6.2 Detection

We test our hierarchical And-Or Model on four challenging datasets.

6.2.1 Results on the KITTI Dataset

Fig. 8: Precision-recall curves on the test subset splitted from the KITTI trainset (Left) and the Parking Lot dataset (Right).

The KITTI dataset [1] contains training images and testing images, which are captured from an autonomous driving platform. We follow the provided benchmark protocol for evaluation. Since the authors of [1] have not released the test annotations, we test our model in the following two settings.

Training and Testing by Splitting the Trainset. We randomly split the KITTI trainset into the training and testing subsets equally.

Baseline Methods. Since DPM [17] is a very competitive model with source code publicly available, we compare our model with the latest version of DPM (i.e., voc-release5 [18]). The number of components are set to as the baseline methods trained in [1], other parameters are set as default.

Parameter Settings. We consider multi-car contextual patterns with the number of cars . We set the number of context patterns and occlusion configurations to be and , respectively. As a result, the learned hierarchical And-Or model has -car configurations in layer , and single car branches in layer (see Fig. 3).

Methods Easy Moderate Hard
mBow [19]
LSVM-MDPM-us [17]
LSVM-MDPM-sv [17, 20]
MDPM-un-BB [17]
OC-DPM [14]
DPM [18] (trained by us)
SubCat [44]
3DVP [45]
Regionlets [61]
TABLE I: Performance comparison (in AP) on the KITTI benchmark [1].
DPM [18] And-Or Structure [6] AOG+Greedy AOG+CAD
TABLE II: Performance comparison (in AP) on the Street Parking dataset [6].

Detection Results. The left figure in Fig. 8 shows the precision-recall curves of DPM and our model. Our model outperforms DPM by

in terms of average precision (AP). The performance gain comes from both precision and recall, which shows the importance of context and occlusion modeling.

Testing on the KITTI Benchmark. We evaluate our model with two different training data settings: one trained using half training set on the KITTI testset, denoted by AOG+Greedy-Half, and the other trained with full training set, denoted by AOG+Greedy-Full (which has context patterns and occlusion configurations).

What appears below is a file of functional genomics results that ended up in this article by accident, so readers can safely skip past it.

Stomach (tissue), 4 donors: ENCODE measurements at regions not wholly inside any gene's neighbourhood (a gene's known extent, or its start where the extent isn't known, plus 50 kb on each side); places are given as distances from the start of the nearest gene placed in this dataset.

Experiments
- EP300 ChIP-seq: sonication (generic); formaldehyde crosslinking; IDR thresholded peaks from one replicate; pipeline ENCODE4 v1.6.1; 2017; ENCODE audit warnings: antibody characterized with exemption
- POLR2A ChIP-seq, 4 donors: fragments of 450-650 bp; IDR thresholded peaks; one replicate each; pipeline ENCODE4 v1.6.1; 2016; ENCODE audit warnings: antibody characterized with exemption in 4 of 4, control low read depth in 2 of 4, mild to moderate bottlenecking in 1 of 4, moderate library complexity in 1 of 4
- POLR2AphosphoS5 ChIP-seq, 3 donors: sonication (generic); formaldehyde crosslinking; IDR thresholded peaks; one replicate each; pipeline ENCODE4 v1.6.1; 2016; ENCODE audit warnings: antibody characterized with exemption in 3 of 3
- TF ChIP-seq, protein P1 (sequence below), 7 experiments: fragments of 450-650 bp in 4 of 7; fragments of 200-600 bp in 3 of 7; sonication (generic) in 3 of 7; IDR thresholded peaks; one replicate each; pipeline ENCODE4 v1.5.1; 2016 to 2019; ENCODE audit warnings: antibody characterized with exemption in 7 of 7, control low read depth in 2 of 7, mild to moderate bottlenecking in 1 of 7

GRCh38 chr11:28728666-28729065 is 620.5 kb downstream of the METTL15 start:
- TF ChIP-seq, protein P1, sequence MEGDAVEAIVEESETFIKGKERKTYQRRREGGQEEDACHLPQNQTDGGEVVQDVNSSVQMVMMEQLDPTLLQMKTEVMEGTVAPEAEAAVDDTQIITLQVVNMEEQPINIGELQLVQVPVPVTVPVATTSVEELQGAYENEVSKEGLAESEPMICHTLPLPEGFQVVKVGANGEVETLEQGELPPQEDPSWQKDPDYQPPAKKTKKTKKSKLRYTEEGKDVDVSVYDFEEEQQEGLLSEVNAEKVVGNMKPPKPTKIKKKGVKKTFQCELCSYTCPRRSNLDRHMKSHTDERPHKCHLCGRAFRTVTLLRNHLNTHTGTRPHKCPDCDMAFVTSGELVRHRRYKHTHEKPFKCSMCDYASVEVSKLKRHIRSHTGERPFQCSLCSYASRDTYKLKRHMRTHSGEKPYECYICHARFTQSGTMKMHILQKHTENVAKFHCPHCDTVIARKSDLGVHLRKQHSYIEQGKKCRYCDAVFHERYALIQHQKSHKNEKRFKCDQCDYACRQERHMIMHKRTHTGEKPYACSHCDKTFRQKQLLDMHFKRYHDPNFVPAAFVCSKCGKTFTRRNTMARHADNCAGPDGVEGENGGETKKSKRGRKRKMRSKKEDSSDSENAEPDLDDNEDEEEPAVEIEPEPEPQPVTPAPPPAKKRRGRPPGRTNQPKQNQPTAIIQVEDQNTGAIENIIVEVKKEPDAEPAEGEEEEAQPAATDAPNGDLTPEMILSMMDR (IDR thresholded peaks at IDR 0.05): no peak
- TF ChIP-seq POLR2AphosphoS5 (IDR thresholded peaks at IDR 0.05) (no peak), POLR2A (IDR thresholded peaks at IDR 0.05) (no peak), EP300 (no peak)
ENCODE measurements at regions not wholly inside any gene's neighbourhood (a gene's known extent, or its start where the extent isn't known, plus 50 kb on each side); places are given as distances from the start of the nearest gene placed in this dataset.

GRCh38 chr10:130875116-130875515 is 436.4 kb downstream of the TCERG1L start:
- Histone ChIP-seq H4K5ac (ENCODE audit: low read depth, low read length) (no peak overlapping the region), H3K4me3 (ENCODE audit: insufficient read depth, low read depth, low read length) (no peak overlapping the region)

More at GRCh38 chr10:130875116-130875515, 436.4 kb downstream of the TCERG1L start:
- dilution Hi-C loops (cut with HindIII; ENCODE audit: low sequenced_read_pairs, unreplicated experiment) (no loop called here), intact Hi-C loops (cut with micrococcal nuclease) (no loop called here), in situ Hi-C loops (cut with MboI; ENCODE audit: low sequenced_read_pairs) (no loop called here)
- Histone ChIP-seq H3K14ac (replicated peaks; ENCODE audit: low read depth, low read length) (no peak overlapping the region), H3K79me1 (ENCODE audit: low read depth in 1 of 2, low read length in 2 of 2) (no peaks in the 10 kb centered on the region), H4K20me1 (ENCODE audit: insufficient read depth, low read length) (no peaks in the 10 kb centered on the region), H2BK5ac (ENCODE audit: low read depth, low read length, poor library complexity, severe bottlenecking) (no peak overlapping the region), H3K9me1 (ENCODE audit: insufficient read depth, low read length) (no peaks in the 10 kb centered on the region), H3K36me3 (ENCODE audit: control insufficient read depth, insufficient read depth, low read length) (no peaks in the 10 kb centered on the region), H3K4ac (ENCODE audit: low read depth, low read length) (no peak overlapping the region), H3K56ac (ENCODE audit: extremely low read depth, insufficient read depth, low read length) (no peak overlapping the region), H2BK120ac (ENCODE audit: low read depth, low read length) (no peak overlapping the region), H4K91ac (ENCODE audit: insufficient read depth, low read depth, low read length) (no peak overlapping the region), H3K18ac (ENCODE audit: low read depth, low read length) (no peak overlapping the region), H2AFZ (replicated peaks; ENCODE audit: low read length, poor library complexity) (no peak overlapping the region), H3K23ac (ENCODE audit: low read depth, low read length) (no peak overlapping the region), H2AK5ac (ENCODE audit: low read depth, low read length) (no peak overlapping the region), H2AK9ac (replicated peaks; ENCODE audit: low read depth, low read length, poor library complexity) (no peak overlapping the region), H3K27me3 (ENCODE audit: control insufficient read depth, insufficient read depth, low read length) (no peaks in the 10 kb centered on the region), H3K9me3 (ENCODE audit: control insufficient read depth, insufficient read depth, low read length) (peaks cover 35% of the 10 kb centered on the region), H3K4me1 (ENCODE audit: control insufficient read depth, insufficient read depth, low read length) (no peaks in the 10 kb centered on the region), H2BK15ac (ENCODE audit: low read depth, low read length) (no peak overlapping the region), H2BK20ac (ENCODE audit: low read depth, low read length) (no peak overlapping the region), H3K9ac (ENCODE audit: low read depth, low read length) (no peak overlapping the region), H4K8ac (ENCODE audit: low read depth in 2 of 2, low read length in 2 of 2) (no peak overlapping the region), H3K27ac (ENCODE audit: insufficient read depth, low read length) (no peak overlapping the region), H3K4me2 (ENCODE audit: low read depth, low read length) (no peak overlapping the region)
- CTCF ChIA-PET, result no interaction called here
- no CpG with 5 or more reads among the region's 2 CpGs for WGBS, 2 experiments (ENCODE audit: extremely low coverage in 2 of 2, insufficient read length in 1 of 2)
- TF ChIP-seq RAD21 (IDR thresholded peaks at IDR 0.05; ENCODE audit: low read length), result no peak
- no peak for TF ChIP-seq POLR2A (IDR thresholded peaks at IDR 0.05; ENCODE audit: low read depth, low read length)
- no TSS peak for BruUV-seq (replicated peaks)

The benchmark has three subsets (Easy, Moderate, Hard) w.r.t the difficulty of object size, occlusion and truncation. All methods are ranked based on performance in the moderately difficult subset. Our entry in the benchmark is “AOG”. Table I shows the detection results of our model and other state-of-the-art models. Here, we omit the CNN-based method, as they are all anonymous submissions. Details of the benchmark results are available at http://www.cvlibs.net/datasets/kitti/eval_object.php.

Our AOG+Greedy-Full outperforms all the DPM-based models. Compared with their best model, OC-DPM [14], our model improved performance on the three subsets by , , and respectively. We also compare with the baseline DPM trained by ourselves using the voc-release5 code [18], and obtain , and performance gains on the three stubsets. For other DPM based methods trained by the benchmark authors, our model outperforms the best one - MDPM-un-BB by , and respectively.

Our model is comparable with SubCat [44], 3DVP [45] and Regionlets [61]. We achieve slightly better performance than Regionlets [61] on the Easy and Hard sets, but lose a bit AP on the Moderate set. Though our method obtains better rank than 3DVP [45] on the moderately difficult set, it performs slightly worse on the easy and hard subsets, which shows the promise of 3D occlusion modeling and subcategory clustering [44, 45].

Comparing AOG+Greedy-Half and AOG+Greedy-Full, we can observe that the major improvement () of AOG+Greedy-Full comes from the Moderate set, while on the Easy and Hard sets, we obtain small improvement ( and , respectively). These results meet some analyses in [62], which indicate there are still large potential improvement on object representation, and much effort should be devoted to improving our current hierarchical And-Or model.

The first rows in Fig. 9 show the qualitative results of our model. The red bounding boxes show successful detection, the blue ones missing detection, and the green ones false alarms. In experiments, our model is robust to detect cars with heavy car-to-car occlusions and background clutters. The failure cases are mainly due to extreme occlusions, extremly low resolution, large car deformation and/or inaccurate (or multiple) bounding box localization.

Fig. 9: Examples of successful and failure cases by our model on the KITTI dataset (first 3 rows), the Parking Lot dataset (the -th and -th rows) and the Street Parking dataset (the last two rows). Best viewed in color and magnification.

6.2.2 Results on the Parking Lot Dataset

Evaluation Protocol. We follow the PASCAL VOC evaluation protocol [2] with the overlap of intersection over union being greater than or equal to (instead of original ). In practice, we set this threshold to make a compromise between localization accuracy and detection difficulty. The detected cars with bounding box height smaller than pixels do not count as false positives as done in [1]. We compare with the latest version of DPM implementation [18] and set the number of contextual patterns and occlusion configurations to be and respectively.